Today, we will explain the definition behind the Primary DNS zone and why it is one of the most crucial components when administering your domain name. So let’s dissect it and provide some further context.
What is the DNS zone concept?
As previously mentioned, the DNS zone is a straightforward text file containing all of the domain’s DNS records. Consequently, another term for this file is a zone file. DNS records exist for each domain name (A record, SOA record, MX record, etc.). To maintain the integrity of these DNS records, the Domain Name System zone was established. Zones in the Domain Name System are where all DNS records for a specific zone are kept. They are there so that the administration of the entire system can become more decentralized and practical. Each DNS zone is under the management of a different domain name system administrator. For instance, when you purchase a domain name, you can acquire the authority to manage its zones.
Additionally, the SOA (Start of Authority) record, the initial Domain Name System record for the zone, gives the contact details for the Domain name system administrator.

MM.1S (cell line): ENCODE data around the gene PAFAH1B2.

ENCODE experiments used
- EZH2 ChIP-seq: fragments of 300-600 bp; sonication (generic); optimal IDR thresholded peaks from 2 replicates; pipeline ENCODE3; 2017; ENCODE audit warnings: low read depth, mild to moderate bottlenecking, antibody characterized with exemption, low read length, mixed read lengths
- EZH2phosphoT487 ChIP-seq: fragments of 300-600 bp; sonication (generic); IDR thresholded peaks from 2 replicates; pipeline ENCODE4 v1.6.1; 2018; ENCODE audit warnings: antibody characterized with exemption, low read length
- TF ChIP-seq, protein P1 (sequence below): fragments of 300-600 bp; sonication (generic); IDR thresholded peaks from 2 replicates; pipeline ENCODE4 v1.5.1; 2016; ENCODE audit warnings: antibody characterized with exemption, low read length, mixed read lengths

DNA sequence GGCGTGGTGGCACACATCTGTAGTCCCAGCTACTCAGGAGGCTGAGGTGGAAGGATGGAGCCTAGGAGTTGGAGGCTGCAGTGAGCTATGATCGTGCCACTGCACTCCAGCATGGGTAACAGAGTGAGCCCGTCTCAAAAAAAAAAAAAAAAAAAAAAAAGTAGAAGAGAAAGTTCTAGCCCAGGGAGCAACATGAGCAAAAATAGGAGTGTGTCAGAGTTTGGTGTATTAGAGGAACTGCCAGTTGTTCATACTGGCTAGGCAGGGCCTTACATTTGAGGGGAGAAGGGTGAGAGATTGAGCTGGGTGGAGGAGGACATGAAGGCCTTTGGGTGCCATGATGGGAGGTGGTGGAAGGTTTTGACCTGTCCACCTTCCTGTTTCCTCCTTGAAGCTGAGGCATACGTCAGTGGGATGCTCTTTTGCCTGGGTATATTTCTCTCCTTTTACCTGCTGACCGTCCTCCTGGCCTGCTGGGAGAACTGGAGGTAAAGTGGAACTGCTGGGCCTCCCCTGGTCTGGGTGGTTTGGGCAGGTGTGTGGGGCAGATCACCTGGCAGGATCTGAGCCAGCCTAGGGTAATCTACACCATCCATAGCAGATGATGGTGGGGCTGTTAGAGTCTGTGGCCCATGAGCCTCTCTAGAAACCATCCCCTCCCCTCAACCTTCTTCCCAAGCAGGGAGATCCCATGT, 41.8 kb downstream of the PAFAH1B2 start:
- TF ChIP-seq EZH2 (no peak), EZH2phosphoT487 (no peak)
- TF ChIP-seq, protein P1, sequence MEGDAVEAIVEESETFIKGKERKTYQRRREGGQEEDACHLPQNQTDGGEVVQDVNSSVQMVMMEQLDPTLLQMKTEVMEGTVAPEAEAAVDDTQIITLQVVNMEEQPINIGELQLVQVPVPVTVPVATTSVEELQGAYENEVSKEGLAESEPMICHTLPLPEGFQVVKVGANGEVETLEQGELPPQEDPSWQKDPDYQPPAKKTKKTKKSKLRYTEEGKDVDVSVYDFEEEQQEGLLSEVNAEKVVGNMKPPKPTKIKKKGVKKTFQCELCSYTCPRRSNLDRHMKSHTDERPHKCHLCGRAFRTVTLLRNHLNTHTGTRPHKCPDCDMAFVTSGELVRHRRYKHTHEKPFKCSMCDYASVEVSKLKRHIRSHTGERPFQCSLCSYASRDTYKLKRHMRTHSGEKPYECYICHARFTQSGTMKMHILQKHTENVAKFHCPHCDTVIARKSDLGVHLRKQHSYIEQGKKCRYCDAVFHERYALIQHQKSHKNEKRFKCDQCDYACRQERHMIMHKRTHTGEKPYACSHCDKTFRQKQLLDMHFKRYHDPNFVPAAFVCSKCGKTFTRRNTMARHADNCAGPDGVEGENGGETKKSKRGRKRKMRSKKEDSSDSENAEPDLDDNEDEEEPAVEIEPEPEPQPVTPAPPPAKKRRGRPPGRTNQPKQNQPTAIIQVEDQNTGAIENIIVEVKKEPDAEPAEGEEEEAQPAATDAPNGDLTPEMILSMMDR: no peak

A Primary DNS zone: what is it?
A Master DNS Zone is another name for the Primary DNS Zone. You have control over that specific area of the namespace. You may control your domain name exactly how you want and add, delete, and manage DNS entries there. If you manage the domain, each component—that is, each server you wish to control—could have its own Primary DNS Zone. A domain name can only have one Primary DNS Zone at a time.
Your zone file is located in this DNS zone. The zone file, on the other hand, is a text file that contains the complete set of DNS records for your domain name.
Differences between the Primary DNS zone and the Secondary DNS zones
Its use can be combined with several Secondary DNS zones. Simply duplicates of the Primary zone exist in the Secondary zones. They have a method for directly receiving updates (the most recent DNS records) from the primary name server and responding to client DNS requests. In this manner, you will have numerous servers and a single Primary DNS zone that can respond. Redistributing the traffic will be much simpler for the main one.
You can picture how the performance would increase if more servers were holding the answers for a domain.
Furthermore, additional Secondary DNS servers will still be able to respond to DNS requests if the Primary Authoritative DNS server where the Primary DNS zone is situated goes offline for any reason. As long as the DNS records’ TTL values remain valid, they can continue to respond. They will then erase any expired DNS records and search the Primary for any fresh ones.
Congratulations! Now you know what the Primary DNS zone is. It is a DNS administrative entity with control over the region authorized by the upper levels of the DNS hierarchy. So, it is your first step when you are entering the Domain Name System administrations.